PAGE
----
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  Examining the Interpretation of Eye Contact in a University Setting



Abstract

            The present experiment examined the effects of eye contact and reciprocation in a social setting between an experimenter and a targeted subject of the opposite sex.  The present experiment also studied subjects’ interpretations of the eye contact.  One-hundred-and-fifty individuals were targeted as subjects at different locations on the University of North Carolina at Wilmington campus.  Forty-six individuals agreed to participate.  A confederate, who was engaged in natural activity, attempted to make eye contact with the target subjects and receive reciprocated eye contact.  Another member of the research group approached the subject after reciprocated eye contact was established and asked them if they could identify someone making eye contact with them.  If the subject said ‘yes’ they could identify someone making eye contact with them and they agreed to participate in the study, they were asked to fill out a short survey about themselves.  Results were based on an analysis of the data collected from the surveys.  Few significant results were found.  Males were more likely than females to interpret eye contact as an attraction or in relation to their appearance.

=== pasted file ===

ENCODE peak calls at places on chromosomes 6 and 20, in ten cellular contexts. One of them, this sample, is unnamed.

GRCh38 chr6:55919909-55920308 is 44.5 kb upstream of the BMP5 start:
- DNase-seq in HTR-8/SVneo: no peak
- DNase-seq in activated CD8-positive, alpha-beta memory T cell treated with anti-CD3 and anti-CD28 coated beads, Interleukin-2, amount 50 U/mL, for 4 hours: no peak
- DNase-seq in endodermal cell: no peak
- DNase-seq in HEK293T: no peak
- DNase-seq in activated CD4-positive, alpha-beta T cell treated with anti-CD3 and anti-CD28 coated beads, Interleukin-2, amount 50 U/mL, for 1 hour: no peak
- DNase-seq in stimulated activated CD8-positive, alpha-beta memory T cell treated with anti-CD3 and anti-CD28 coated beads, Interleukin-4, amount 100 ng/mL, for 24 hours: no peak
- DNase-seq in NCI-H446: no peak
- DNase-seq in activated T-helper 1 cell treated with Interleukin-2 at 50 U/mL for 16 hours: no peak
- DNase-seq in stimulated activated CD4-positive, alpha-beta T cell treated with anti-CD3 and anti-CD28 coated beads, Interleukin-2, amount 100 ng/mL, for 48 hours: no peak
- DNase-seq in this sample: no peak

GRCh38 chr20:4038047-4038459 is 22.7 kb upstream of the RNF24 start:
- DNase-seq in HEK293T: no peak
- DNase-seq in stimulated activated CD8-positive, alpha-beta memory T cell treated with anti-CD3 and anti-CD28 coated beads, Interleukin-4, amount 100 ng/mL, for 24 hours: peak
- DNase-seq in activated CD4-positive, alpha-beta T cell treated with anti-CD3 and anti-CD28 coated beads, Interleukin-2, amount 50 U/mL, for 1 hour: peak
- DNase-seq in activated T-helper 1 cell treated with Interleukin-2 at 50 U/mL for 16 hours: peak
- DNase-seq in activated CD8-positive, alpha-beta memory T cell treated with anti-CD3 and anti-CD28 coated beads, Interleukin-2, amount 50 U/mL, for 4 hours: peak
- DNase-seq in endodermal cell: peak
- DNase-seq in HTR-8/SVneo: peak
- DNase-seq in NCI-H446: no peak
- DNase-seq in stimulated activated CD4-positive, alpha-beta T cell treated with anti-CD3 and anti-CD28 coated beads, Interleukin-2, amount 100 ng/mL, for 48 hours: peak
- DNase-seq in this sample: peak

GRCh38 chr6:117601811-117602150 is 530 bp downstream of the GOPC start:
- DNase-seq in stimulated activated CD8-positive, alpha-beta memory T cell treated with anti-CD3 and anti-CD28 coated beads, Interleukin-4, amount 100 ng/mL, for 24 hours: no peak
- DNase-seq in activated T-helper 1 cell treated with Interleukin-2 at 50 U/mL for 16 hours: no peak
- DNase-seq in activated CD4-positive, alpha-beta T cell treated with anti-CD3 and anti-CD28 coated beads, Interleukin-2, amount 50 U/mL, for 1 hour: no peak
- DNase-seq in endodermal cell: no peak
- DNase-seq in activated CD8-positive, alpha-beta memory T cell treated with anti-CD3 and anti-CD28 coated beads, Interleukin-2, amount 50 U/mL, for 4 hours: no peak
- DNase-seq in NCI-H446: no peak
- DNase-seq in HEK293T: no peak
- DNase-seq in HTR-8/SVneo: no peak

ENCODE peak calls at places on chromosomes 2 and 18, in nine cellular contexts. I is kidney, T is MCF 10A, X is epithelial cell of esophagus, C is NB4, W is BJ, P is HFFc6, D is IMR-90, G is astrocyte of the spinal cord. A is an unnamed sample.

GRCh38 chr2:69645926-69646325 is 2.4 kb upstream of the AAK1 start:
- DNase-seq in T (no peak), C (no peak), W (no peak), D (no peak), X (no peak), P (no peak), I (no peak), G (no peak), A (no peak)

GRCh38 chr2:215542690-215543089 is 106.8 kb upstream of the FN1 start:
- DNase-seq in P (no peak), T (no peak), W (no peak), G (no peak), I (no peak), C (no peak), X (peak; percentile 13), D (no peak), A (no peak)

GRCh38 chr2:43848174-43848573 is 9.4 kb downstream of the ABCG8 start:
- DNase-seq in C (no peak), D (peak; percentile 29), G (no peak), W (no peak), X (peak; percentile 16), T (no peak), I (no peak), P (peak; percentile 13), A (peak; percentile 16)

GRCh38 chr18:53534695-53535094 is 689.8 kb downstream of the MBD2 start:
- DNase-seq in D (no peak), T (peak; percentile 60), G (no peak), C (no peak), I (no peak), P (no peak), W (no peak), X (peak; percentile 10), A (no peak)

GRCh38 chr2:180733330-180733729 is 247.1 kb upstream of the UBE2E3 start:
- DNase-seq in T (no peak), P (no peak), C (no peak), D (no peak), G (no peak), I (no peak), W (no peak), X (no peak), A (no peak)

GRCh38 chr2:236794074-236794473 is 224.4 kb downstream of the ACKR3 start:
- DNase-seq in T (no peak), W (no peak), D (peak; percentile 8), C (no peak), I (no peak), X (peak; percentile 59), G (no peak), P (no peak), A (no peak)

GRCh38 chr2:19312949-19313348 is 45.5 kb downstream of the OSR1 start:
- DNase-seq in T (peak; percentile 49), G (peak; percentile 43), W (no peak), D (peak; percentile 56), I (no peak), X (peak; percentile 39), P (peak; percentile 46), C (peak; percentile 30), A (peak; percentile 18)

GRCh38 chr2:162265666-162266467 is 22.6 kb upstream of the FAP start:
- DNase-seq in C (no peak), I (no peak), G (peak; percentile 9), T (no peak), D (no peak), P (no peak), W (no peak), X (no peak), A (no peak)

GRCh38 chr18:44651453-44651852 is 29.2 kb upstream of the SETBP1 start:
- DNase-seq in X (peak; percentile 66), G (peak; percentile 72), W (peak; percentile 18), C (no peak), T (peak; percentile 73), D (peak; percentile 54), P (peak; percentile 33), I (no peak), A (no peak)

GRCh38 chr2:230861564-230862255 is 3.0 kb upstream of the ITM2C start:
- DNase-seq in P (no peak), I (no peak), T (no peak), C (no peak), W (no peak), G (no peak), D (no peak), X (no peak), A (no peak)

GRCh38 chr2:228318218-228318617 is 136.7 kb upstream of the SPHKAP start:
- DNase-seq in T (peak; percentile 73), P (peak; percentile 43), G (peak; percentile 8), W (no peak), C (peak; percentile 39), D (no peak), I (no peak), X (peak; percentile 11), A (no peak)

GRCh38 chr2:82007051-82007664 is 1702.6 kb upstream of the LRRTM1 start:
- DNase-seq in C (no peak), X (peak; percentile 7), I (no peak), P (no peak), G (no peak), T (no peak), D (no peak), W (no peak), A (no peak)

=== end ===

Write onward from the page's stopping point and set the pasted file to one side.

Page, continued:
Examining the Interpretation of Eye Contact in a University Setting

 

            The initial stages of romantic attraction develop from a number of contributing factors.  Many believe that physical appearance is the first step in the development of a romantic attraction.  According to psychologist Pamela C. Regan, men and women are most attracted to romantic partners who possess high levels of sex appeal, which primarily consists of an attractive physical appearance (Regan, 2004).  This theory is also evident in a study conducted by Maner, Gailliot, and Rouby which emphasized how “strongly, quickly, and automatically we are attuned to attractive people” (Maner, Gailliot and Rouby, 2007).  They found that participants in the study, which included both males and females, fixated on highly attractive people in the first half second of seeing them.